Review 164. Cameron Dokey – The storyteller’s daughter.

The Storyteller's Daughter: A Retelling of "The Arabian Nights"Title: The storyteller’s daughter.
Author: Cameron Dokey.
Pages: 240.
Published: March 6th 2007 by Simon Pulse
Sort: Part of the ‘Once upon a time’ series.
In a faraway kingdom, a king has been betrayed. Deeply hurt and bitterly angry, he vows never to be deceived again. Unfortunately, the king's plan to protect himself will endanger all of the realm's young women, unless one of them will volunteer to marry the king -- and surrender her life. To everyone's relief and horror, one young woman steps forward. The daughter of a legendary storyteller, Shahrazad believes it is her destiny to accept this risk and sacrifice herself. On the night of her wedding to the king, Shahrazad begins to weave a tale. Fascinated, the king lets her live night after night. Just when Shahrazad dares to believe that she has found a way to keep her life -- and an unexpected love -- a treacherous plot will disrupt her plan. Now she can only hope that love is strong enough to save her.


From all the books in this series, I enjoyed the ones from Cameron Dokey the most. Her writing-style manages to capture the essence of a fairytale: a magical feeling with great characters, romance, some action and a happily-ever-after.

What I appreciated was the fact that there are stories in this story. Shahrazad is a storyteller and to save the king from his cold heart, she tells a story. After a painful betrayal, the King planned to marry a maiden once a month for only one night. He was planning to have Sharazad killed after their night, but he is captured by the story and night after night, she waves a tale. That is until a treacherous plot tries to ruin Shahrazad plan. Is she able to sees the King’s heart before it is too late and will he see hers?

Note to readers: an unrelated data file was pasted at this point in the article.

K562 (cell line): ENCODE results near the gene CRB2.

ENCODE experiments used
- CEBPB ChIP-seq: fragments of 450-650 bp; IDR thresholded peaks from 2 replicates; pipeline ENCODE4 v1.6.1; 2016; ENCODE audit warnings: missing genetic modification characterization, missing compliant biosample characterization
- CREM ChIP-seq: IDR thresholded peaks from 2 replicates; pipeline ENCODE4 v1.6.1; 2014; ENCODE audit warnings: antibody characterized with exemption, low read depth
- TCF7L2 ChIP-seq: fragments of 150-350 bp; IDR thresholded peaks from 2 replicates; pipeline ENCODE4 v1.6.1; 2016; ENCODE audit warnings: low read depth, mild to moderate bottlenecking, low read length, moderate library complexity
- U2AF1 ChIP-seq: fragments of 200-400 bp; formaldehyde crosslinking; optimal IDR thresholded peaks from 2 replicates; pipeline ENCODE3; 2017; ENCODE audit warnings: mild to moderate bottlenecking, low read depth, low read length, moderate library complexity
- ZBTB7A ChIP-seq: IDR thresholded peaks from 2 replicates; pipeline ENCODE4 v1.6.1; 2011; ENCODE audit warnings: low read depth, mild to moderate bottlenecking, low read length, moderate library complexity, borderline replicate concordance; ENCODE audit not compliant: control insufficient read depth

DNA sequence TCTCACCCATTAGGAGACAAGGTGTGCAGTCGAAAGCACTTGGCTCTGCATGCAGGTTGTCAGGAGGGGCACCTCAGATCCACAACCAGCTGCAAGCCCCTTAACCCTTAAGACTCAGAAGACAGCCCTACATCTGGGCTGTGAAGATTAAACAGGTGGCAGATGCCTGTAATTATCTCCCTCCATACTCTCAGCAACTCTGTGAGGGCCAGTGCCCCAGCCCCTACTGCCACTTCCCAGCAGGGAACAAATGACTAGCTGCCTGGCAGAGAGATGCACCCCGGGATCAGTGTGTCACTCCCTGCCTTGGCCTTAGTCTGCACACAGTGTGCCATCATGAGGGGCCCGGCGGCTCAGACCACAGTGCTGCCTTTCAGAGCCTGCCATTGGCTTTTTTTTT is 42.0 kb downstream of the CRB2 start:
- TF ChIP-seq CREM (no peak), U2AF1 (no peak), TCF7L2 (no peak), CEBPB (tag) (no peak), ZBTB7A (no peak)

One thing that bothered me were the difficult, similar names. We have Shahrazad, but also Shahrayar and his brother Sharazam. I think Dokey tried to capture the Arabian feeling, but I had a hard time to get to know them. I had to re-read sentences now and then to truly understand who was talking. Besides that, I really liked Shahrazad and Shahrayar. The king’s plan is ridiculous, but I can understand that his heart was shattered. It’s great that blind Shahrazad looks at him with other eyes and their romance has time to develop. It’s always nice when there is no insta-love, but an insta-connection which deepens when nights pass.

If you are looking for a quick and fun fairytale, this is the one you want to pick up.


  1. It really gets me on edge when there are similar spelt names- I just can't wrap my head around it all. I think I'll consider it when I'm in the mood for a fairytale related novel.

    Brilliant review, Mel! <33

    1. You might want to take a look at her other books first!

  2. Those names would confuse me a lot too

  3. I agree with Melanie. So frustrating! I love fairytales, so I'll have to add this to my GR tbr. Sounds fab! Great review. :)

  4. Hey, this is actually one fairytale novel I've read! It was a long time ago, but I remember really enjoying it - especially the stories Shahrazad told. Granted, the names were a little hard to remember, but it was quite a nice read. Glad you enjoyed it overall, too!

  5. This sounds cute! Esp if you say it's a quick and fun fairy tale read...I heart fairy tales :) Great review!

  6. Great review Mel :) Don't think this would be a book for me, but it does sound interesting ;p Sounds like a sweet romance. But yeah. The almost the same names sounds confusing o.O Thank you for sharing. <3 Glad you still managed to enjoy the book :)

  7. You always find the coolest books..this is why I love this blog..this sounds cool!

  8. I really enjoyed most of the books in this series-fun twists on classic fairy tales but the quality is very variable. I think I agree with your assessment here of this as quick and fun but not a must-read.


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